I remember reading about grief during the holidays in 2019 and wondering would it ever get easier. This year, after losing yet another grandparent in early December, I’ve come to realise that grief never gets easier, it just changes.
This year so many will be grieving for various things in life from the loss of loved ones to the loneliness of spending Christmas alone due to COVID-19. With that in mind, I’d like to discuss grief and how to cope during the holiday period.
Grief is okay, even at Christmas.
One. It’s okay for your grief rituals to change over time.
Last year was the first time I had been touched with grief. I mean really touched with grief. This year, inevitably it seems, has been no different. Thus our Christmas tree is once again spending it’s holiday season in the attic.
You see, when someone dies, whether it is close to the season or not, we choose not to put up a Christmas tree. It’s either a mark of respect for the fact that it’s too painful a reminder of what we’ve lost. No matter, it suits me just fine. I’m not one for Christmas anyway. But that doesn’t mean that my rituals for dealing with grief will always remain the same. Even the more regular, traditional method of booking off work during the anniversary of their death may change over time. It might become easier for me to be among people on the anniversary of one of the saddest days of my life as opposed to hiding. I might even prefer it.
Everyone’s grieving rituals, including their holiday themed ones, are entitled to change just as we as humans are entitled to change.
Two. It’s okay to still buy gifts and write cards to your loved ones.
I still find myself writing letters to my grandmother despite the fact that she’ll never read them. Although I haven’t had the courage to burn them (which is considered an act of cleansing and sending letters to heaven), I keep them all safely in my memory box.
Even when our loved ones are gone it’s okay to buy them gifts or items you know they would have liked. It’s also okay to write them Christmas cards, letters and even send texts to their old mobile number. If they still have an active voice mail or you have old videos of them, it’s also okay to listen to their voice for comfort. Although it can be heart wrenching and difficult, it’s okay to let yourself feel those emotions from time to time, even during the ‘happiest time of the year.’
Three. It’s okay to find different ways of celebrating.
You don’t have to put up your tree or sit down to dinner. Nor do you have to follow the same old traditions passed down through generations. Although some people may find it comforting to act out rituals from years gone by, others might find it too difficult due to the absence of loved ones.
This year (2020) will go down as one of the strangest and most confusing years in our lifetime. Many families will be separated from loved ones during the holidays due to lockdown, travel restrictions and some may even have lost loved ones throughout the year. No matter your circumstances, there’s no denying that Christmas is going to be very different.
While you may be grieving for what you’ve lost this year, it might also be a good opportunity to practice different traditions. Perhaps you could video call with your loved ones over lunch, visit the grave of a relative and place a wreath, or arrange a Christmas quiz night for all the family!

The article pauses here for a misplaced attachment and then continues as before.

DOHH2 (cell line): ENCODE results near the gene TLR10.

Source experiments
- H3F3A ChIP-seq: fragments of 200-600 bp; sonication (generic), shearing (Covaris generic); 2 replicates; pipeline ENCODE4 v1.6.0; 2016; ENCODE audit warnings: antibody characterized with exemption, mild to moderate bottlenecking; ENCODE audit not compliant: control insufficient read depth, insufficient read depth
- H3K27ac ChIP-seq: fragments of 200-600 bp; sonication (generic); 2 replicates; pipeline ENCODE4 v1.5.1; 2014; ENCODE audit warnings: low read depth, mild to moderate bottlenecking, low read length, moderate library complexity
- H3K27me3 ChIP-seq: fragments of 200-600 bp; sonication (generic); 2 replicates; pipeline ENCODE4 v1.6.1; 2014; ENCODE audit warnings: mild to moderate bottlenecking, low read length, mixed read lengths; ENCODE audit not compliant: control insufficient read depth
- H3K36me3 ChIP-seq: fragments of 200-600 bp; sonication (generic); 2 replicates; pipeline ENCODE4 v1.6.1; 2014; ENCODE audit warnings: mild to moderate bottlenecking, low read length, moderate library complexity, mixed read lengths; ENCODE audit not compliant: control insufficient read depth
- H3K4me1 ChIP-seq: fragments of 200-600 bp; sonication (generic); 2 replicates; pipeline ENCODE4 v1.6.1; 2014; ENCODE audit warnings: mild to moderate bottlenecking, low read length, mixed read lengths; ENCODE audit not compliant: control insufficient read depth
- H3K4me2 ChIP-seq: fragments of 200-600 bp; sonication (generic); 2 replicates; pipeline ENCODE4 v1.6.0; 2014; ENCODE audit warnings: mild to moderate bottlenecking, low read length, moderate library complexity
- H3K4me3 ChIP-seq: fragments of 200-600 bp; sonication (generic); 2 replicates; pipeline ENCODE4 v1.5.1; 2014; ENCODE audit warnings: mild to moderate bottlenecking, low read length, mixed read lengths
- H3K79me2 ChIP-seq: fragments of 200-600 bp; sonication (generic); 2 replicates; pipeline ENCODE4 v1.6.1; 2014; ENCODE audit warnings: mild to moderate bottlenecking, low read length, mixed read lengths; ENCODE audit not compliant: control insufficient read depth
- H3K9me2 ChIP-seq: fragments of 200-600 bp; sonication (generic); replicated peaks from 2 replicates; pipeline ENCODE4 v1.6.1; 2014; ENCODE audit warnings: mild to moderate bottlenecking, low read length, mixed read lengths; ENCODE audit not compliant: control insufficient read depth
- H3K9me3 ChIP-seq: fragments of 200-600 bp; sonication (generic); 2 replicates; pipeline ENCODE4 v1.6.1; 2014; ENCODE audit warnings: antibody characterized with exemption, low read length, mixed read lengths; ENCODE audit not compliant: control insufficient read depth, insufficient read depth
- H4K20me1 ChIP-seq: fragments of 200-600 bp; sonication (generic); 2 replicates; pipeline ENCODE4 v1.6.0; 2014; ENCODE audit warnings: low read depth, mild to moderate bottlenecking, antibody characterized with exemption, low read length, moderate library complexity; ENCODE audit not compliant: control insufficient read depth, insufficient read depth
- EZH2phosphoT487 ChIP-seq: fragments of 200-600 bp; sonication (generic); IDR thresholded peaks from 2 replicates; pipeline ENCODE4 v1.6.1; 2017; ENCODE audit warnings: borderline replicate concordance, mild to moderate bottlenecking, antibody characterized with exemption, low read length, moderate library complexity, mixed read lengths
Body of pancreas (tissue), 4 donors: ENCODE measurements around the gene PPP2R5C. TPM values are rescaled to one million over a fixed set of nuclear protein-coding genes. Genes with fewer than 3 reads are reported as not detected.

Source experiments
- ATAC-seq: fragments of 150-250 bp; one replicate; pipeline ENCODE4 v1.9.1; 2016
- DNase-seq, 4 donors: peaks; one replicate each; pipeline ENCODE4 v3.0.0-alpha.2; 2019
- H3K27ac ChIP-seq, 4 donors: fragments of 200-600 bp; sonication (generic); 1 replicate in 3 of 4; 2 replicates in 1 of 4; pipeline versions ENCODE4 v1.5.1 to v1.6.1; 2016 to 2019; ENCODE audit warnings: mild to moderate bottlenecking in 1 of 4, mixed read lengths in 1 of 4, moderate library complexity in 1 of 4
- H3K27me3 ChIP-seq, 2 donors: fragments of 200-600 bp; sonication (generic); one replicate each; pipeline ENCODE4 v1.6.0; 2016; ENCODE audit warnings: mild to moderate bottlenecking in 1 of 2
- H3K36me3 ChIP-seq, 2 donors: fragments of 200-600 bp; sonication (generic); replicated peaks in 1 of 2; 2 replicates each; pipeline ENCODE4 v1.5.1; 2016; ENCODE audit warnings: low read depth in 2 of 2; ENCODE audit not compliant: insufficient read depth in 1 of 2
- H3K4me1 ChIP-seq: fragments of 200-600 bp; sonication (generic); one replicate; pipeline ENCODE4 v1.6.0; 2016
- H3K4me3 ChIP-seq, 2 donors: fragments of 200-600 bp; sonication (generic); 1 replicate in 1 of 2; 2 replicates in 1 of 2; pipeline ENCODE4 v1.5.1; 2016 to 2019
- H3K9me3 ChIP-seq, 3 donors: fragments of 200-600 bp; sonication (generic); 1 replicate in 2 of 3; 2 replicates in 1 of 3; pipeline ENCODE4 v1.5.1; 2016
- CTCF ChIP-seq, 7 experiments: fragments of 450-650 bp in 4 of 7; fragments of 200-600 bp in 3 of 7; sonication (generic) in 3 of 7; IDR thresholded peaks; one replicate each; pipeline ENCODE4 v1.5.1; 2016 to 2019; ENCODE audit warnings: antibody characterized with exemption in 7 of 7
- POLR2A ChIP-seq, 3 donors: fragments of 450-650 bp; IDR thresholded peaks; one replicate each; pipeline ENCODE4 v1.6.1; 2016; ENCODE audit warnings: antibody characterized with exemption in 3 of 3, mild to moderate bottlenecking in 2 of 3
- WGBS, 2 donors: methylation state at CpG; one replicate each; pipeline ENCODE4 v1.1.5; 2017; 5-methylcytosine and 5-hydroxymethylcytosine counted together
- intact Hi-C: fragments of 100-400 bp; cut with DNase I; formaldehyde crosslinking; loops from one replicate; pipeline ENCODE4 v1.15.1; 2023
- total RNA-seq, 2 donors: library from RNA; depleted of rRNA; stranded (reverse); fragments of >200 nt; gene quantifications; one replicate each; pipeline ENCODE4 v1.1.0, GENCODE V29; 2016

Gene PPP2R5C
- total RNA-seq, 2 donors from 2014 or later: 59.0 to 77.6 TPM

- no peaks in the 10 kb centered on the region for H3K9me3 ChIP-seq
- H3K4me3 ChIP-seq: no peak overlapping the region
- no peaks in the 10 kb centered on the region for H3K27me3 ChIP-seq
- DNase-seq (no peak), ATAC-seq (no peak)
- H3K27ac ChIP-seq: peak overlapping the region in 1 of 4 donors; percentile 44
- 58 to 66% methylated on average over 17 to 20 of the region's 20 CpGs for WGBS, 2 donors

Christmas doesn’t have to be about a tree or presents or joyfulness. It can just be like any other day but with chocolate for breakfast.
Four. It’s okay to cry but also try to remember the happy times spent with your loved one.
All the adverts and songs glorify Christmas as a happy time of year. We must sing, we must eat, drink and be merry. But it’s also okay to cry. It’s perfectly fine to reminisce of happier times with those we loved and cry for the pain of losing them. Even years later it’s still fine to cry for a grandparent, a parent, a sibling or even a late pet.
But, as difficult as it might seem, it’s also important to remember all the good times and the holidays gone by. I can recall many heartwarming stories of my grandparents at Christmas. From my late grandmother mixing up the Christmas gifts, to the millennium spent celebrating in my late grandfather’s shed, I have so many great memories to bring a smile to my face.
Five. It’s okay to open up and talk to someone.
I always find that being open and honest about your grief is the best policy. The fact is that many people have experienced grief in some shape or form. Grief is something that even the toughest of tough aren’t exempt from.
If you find yourself lonely or struggling on Christmas, why not reach out to a friend or family member for support? If you’d rather speak with someone in confidence, there are a variety of helplines available and online sources available, even on Christmas.
Cruse is just one such charity that can help you cope with bereavement, especially during the holidays. If you’re finding it difficult and just want someone to listen, give them a call on 0808 808 1677 (check here for opening hours).
Grieving before bereavement.
Grief isn’t always limited to the physical loss of a person. Nor is it necessarily limited to bereavement itself. There are a variety of reasons why we might not feel much like celebrating such as you or a loved one battling a chronic illness, dementia, deployment, or simply being away from home during the holiday period.
It’s perfectly okay to grieve for your loss, no matter what that may be. Everyone’s grief is valid!